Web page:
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A public health approach to child maltreatment prevention is critical, argues University of South Carolina’s Professor Ron Prinz

In the emerging field of child maltreatment prevention, public health approaches to prevent child abuse are novel but necessary, the director of the University of South Carolina’s Parenting and Family Research Center, Professor Ron Prinz, writes in a recent edition of the journal, Child Abuse & Neglect.

Ron Prinz

Professor Ron Prinz

Professor Prinz argues that interventions focusing on improving parenting are a crucial ingredient to the prevention of child maltreatment. However, few parents will sign up for a program that explicitly sets out to reduce child abuse.

He suggests that researchers who have been trained in disciplines that focus heavily on strategies which help one family at a time, or in small groups, could benefit from lessons learnt from public health campaigns, such as anti-smoking and public safety campaigns.

“Several years ago, parking lot footage played repeatedly on CNN of an abusive parent caught in the act was both alarming and informative,’’ Professor Prinz writes.

“The parent first buckled the young child into a car seat located in the back seat and then proceeded to pummel her with fists. Somehow even an abusive parent had been affected by public health messaging to secure the child properly in the car seat.’’

Professor Prinz said that while it was still an open question whether public health strategies could make a dent in child-maltreatment related indicators at a population level, several years ago, his group conducted a controlled study to test the proposition using the Triple P—Positive Parenting Program system.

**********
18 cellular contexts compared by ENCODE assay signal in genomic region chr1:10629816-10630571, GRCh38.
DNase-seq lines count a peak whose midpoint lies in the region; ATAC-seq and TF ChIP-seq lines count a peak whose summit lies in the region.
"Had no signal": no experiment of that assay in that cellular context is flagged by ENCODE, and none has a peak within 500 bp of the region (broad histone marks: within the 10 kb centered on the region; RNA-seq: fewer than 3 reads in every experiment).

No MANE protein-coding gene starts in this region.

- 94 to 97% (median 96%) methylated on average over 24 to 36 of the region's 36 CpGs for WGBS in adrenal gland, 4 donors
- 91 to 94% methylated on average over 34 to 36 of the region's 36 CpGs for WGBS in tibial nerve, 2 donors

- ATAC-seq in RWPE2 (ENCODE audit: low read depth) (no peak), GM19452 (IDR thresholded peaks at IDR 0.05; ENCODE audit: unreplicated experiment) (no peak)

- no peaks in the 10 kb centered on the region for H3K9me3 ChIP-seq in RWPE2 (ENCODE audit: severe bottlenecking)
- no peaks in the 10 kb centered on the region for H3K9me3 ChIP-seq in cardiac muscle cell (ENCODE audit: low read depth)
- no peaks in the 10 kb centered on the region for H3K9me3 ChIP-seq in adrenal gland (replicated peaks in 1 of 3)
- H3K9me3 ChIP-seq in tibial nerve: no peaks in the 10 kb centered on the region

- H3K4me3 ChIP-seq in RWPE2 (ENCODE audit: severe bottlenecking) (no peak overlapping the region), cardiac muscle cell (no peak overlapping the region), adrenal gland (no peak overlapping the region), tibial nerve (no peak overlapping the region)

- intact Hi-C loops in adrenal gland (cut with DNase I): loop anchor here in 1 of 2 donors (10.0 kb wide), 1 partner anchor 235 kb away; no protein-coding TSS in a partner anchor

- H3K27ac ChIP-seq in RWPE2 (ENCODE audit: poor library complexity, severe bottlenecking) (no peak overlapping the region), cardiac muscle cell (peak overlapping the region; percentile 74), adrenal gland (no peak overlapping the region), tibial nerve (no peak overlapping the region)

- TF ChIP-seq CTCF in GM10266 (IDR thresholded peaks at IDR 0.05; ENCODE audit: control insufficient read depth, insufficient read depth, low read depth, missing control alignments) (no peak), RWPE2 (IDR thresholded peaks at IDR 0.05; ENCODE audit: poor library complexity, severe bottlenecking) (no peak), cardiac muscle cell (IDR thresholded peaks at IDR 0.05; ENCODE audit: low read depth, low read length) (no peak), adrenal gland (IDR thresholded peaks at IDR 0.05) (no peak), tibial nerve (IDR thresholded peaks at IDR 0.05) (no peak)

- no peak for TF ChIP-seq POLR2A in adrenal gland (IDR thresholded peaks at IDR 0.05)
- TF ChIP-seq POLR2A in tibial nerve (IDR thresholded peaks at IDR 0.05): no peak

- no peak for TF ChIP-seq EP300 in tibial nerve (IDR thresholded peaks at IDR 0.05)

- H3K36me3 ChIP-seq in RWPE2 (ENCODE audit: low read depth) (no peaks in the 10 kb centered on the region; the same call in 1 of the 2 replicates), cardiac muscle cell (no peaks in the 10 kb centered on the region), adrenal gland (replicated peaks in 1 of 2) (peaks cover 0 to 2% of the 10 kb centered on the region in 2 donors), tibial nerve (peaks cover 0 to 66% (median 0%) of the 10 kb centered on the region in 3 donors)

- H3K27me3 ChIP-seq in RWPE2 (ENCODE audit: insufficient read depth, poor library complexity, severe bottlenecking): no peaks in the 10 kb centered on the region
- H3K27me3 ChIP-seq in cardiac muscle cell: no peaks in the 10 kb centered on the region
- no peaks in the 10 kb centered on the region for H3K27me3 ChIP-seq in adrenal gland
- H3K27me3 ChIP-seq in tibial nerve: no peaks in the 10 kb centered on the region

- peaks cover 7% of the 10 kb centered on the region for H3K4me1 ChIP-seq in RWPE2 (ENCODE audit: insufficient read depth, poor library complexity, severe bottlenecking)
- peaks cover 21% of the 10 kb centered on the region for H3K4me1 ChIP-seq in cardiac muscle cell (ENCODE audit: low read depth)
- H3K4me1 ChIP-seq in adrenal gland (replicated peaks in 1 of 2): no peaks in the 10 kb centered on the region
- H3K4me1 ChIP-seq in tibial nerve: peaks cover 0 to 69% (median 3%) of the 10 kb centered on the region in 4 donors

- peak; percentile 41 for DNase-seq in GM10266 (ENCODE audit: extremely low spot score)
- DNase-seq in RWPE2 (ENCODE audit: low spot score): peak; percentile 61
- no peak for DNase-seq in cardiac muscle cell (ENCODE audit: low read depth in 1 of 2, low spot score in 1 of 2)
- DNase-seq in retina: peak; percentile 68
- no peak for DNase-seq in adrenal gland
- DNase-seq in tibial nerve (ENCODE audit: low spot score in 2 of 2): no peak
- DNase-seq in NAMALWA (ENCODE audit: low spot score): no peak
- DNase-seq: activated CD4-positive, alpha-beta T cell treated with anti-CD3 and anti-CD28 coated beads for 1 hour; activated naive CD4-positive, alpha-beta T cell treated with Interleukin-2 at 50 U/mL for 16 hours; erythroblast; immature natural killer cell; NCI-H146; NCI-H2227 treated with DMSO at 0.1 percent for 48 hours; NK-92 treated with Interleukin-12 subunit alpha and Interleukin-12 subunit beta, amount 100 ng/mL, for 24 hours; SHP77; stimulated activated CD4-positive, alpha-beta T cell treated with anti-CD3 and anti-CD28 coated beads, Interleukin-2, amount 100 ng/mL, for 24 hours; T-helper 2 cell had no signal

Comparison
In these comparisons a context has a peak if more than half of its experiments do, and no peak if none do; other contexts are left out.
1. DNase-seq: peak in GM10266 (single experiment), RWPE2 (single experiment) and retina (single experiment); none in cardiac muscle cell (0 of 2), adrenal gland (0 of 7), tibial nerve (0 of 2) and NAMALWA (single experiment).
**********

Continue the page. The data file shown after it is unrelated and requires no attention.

“Despite power constraints associated with having only 9 Triple P counties and 9 comparison counties, the study showed that large effects could be produced on child out-of-home placements, child hospital-treated maltreatment injuries, and CM substantiations,’’ Professor Prinz writes.

“This type of study sorely needs to be replicated, although getting communities, states, and funders to embrace a place randomization design is not easy.’’

He says that while broad parenting intervention is important, it must be joined with other critical facets of a public health approach, such as the need to address poverty factors and parental substance abuse.

Professor Prinz argues that the parenting-focused aspects of child maltreatment prevention can extend beyond the original goal, including the prevention of childhood social, emotional, and behavioural problems; the reduction of risk for adverse adolescent outcomes (such as substance use, delinquency and academic failure); and parental engagement for school readiness.

He also suggests that media can help normalise help-seeking behaviour among parents and provide positive models of how parents can encourage pro-social behaviour in their children while providing boundaries without resorting to coercive parenting practices.

A public health approach does not mean, Prof Prinz argues, that all parents receive equal access to the same “dose’’ of support.

“Universal access to parenting support is important, but this does not mean every parent in the population needs to participate in the same intensity, or even any, level of parenting support,’’ Professor Prinz writes.

“A blended approach to prevention makes the most sense, which means indicated, selective and universal preventive interventions are combined in an organized framework.’’

The article points out that some families also need support in relation to basic needs, such as food, housing and medical care, parental substance-use problems, mental health disorders, or other specific conditions.